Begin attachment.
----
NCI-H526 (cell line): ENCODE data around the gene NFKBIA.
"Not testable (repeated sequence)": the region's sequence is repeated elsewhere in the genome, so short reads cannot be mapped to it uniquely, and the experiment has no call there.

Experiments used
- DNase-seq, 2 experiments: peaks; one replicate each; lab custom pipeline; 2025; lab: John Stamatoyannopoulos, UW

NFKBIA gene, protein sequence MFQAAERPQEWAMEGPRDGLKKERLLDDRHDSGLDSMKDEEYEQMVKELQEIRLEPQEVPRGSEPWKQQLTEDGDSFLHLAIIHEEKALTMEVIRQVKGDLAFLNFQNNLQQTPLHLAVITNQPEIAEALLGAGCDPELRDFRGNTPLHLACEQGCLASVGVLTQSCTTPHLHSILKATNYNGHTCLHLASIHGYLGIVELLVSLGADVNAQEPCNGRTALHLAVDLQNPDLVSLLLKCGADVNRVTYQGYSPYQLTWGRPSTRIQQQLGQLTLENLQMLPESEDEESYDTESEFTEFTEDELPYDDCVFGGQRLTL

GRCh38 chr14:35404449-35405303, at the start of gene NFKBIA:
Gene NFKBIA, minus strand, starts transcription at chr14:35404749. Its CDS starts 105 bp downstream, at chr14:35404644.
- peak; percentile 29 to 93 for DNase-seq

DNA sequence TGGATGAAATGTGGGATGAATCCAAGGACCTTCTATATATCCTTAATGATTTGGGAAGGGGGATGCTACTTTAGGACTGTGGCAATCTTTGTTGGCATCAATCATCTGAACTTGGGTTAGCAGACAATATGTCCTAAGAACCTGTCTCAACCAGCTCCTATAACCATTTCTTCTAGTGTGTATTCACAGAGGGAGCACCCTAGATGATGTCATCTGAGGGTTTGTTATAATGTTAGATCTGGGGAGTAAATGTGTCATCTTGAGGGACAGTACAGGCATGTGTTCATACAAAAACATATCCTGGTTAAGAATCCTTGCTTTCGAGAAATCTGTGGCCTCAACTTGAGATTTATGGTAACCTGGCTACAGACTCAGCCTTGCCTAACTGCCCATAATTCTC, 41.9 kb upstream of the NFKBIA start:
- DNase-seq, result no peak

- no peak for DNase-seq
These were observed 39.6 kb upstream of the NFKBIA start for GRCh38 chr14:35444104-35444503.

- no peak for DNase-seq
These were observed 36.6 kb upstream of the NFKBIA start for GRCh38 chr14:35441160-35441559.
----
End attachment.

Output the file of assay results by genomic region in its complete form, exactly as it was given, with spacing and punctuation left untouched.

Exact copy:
NCI-H526 (cell line): ENCODE data around the gene NFKBIA.
"Not testable (repeated sequence)": the region's sequence is repeated elsewhere in the genome, so short reads cannot be mapped to it uniquely, and the experiment has no call there.

Experiments used
- DNase-seq, 2 experiments: peaks; one replicate each; lab custom pipeline; 2025; lab: John Stamatoyannopoulos, UW

NFKBIA gene, protein sequence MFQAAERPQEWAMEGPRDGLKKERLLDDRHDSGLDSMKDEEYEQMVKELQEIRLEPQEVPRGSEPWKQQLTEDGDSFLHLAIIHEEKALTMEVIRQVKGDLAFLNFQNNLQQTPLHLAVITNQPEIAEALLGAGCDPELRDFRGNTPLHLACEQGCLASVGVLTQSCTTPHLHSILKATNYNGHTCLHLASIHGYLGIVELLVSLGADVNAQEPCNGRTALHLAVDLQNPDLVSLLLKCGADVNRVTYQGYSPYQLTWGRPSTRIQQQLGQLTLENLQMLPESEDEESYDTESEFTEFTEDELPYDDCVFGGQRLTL

GRCh38 chr14:35404449-35405303, at the start of gene NFKBIA:
Gene NFKBIA, minus strand, starts transcription at chr14:35404749. Its CDS starts 105 bp downstream, at chr14:35404644.
- peak; percentile 29 to 93 for DNase-seq

DNA sequence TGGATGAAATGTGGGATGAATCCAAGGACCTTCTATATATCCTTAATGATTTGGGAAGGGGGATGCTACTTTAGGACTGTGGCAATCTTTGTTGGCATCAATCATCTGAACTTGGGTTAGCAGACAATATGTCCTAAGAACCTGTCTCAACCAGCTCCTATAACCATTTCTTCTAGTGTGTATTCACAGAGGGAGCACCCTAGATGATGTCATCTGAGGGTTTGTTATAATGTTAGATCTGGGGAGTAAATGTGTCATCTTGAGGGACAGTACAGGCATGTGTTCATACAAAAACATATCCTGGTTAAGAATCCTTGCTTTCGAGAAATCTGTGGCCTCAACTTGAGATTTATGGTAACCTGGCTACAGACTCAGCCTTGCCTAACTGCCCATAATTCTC, 41.9 kb upstream of the NFKBIA start:
- DNase-seq, result no peak

- no peak for DNase-seq
These were observed 39.6 kb upstream of the NFKBIA start for GRCh38 chr14:35444104-35444503.

- no peak for DNase-seq
These were observed 36.6 kb upstream of the NFKBIA start for GRCh38 chr14:35441160-35441559.